Suggested Citation

  • Mariam, Yohannes & Barre, Mike & Urquhart, Lynda & DeCivita, Paul, 1997. "Interrelationships and Causal Linkages Between Socioeconomic and Environmental Factors," MPRA Paper 664, University Library of Munich, Germany, revised 01 Jun 1997.
  • Handle: RePEc:pra:mprapa:664
    as

    Download full text from publisher

    File URL: https://mpra.ub.uni-muenchen.de/664/1/MPRA_paper_664.pdf
    File Function: original version
    Download Restriction: no

    References listed on IDEAS

    as
    1. Maddison, David, 1995. "A cost-benefit analysis of slowing climate change," Energy Policy, Elsevier, vol. 23(4-5), pages 337-346.
    Full references (including those not matched with items on IDEAS)

    Citations

    Citations are extracted by the CitEc Project, subscribe to its RSS feed for this item.
    as


    Cited by:

    1. Paunić, Alida, 2016. "Brazil, Preservation of Forest and Biodiversity," MPRA Paper 71462, University Library of Munich, Germany.
    2. Mariam, Yohannes, 1999. "Trends in Resource Extraction and Implications for Sustainability in Canada," MPRA Paper 669, University Library of Munich, Germany, revised 01 Jun 1999.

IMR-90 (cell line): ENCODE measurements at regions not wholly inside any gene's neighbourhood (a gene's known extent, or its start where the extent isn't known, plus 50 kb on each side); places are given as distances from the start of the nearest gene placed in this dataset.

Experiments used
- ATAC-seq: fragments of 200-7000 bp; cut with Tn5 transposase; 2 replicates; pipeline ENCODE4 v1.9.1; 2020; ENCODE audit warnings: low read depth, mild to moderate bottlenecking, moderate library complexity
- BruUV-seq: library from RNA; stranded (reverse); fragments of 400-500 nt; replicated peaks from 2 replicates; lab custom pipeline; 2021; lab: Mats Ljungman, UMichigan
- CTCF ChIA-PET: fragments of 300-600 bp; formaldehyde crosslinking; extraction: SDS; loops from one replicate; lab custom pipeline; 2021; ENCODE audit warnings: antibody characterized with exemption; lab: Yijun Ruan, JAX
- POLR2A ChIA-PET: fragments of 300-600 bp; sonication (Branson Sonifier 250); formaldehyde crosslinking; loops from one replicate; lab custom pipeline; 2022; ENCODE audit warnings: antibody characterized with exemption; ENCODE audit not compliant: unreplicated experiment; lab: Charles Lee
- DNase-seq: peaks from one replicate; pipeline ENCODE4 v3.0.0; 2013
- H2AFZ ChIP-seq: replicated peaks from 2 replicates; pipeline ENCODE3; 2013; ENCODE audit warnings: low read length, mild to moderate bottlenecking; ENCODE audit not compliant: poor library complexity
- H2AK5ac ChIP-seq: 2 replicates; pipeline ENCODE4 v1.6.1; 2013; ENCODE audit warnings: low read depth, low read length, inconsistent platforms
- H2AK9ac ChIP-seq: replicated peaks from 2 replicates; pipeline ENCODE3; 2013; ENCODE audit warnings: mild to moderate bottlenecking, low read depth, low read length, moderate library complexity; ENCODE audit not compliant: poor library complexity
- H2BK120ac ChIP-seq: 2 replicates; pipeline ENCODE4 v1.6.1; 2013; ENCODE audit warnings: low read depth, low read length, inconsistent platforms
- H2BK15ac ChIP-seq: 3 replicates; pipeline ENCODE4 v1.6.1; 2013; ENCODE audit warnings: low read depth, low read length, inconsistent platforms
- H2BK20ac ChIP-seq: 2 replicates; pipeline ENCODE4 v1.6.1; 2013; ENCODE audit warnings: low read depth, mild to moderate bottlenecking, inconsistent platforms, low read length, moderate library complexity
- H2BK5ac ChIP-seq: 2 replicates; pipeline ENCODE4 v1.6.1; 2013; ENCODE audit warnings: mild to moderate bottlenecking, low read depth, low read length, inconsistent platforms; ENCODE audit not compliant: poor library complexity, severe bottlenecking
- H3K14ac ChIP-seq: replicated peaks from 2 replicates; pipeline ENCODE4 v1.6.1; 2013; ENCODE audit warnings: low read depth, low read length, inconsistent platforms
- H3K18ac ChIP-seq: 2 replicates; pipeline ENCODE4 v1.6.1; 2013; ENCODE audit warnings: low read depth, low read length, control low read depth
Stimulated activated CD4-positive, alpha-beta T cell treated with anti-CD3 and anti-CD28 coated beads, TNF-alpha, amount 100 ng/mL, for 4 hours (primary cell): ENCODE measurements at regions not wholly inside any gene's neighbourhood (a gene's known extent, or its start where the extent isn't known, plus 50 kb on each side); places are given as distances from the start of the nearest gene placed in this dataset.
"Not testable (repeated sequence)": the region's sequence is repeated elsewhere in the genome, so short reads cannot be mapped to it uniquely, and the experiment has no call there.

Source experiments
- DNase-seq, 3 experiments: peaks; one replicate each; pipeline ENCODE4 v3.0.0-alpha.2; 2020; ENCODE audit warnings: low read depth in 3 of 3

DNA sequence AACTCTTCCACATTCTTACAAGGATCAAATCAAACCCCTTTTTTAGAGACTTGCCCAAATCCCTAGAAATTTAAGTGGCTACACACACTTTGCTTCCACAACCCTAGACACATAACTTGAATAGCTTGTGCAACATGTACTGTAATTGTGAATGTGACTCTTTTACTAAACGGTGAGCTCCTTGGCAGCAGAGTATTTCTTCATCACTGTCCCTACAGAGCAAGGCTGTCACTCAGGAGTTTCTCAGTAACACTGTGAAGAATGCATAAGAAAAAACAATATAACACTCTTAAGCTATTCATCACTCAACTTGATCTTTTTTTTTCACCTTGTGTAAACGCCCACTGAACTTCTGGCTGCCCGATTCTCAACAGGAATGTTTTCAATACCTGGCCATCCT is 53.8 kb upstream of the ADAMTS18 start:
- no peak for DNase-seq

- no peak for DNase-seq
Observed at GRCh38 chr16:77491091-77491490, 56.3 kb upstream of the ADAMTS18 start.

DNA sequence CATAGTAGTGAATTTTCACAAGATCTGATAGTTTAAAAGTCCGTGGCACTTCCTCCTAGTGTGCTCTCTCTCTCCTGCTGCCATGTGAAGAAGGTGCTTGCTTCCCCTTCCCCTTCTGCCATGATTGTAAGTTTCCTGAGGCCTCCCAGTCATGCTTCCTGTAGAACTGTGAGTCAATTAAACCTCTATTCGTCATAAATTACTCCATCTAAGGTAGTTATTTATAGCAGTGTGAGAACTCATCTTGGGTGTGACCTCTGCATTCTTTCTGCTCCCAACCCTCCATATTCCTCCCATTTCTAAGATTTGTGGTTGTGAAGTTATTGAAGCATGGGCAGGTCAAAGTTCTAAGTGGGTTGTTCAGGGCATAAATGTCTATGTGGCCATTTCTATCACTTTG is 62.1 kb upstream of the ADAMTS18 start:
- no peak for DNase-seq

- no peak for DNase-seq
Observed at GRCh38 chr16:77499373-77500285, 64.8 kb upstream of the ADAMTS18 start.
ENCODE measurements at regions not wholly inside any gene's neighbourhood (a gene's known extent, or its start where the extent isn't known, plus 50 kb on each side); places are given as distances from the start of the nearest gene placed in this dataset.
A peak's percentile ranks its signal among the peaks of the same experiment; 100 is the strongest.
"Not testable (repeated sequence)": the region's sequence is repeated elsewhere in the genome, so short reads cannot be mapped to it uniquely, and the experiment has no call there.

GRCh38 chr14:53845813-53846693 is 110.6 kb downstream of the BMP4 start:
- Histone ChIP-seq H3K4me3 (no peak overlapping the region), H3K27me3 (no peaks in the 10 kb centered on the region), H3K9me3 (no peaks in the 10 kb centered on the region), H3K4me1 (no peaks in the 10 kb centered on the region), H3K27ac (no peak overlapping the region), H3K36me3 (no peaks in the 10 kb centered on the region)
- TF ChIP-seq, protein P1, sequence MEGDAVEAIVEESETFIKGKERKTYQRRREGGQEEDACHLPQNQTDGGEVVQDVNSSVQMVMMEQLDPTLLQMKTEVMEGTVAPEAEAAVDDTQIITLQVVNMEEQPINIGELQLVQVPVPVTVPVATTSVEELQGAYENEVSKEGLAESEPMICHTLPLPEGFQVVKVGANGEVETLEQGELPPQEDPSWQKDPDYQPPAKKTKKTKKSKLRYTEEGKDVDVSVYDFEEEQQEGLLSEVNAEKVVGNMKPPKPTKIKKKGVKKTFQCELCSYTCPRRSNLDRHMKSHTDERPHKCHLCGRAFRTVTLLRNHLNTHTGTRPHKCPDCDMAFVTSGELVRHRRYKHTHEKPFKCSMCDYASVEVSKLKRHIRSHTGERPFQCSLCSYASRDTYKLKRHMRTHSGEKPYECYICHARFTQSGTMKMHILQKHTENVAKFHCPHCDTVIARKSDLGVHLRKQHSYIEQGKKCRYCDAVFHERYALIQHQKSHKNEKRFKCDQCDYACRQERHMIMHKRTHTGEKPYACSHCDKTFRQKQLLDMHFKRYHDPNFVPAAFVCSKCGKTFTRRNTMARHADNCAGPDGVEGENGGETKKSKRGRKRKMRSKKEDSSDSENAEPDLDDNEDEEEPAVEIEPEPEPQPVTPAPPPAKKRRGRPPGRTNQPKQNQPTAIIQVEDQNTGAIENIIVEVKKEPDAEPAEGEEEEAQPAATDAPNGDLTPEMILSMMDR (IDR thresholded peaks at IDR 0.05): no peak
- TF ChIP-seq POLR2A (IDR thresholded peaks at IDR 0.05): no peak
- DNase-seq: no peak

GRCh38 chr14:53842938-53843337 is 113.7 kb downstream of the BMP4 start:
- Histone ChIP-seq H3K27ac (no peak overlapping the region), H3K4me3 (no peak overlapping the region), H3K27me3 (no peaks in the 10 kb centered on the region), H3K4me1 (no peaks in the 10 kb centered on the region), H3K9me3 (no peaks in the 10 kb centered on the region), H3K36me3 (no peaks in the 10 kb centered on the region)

More about this item

    Keywords

    Interrelationship; causal linkages; socioeconomic; environmental; OECD; LISREL; modeling; air quality; energy consumption; environmental protection; emission; SO2; NOx; VOCs; economic growth; human health;

    JEL classification:

    • Q48 - Agricultural and Natural Resource Economics; Environmental and Ecological Economics - - Energy - - - Government Policy
    • C32 - Mathematical and Quantitative Methods - - Multiple or Simultaneous Equation Models; Multiple Variables - - - Time-Series Models; Dynamic Quantile Regressions; Dynamic Treatment Effect Models; Diffusion Processes; State Space Models
    • C51 - Mathematical and Quantitative Methods - - Econometric Modeling - - - Model Construction and Estimation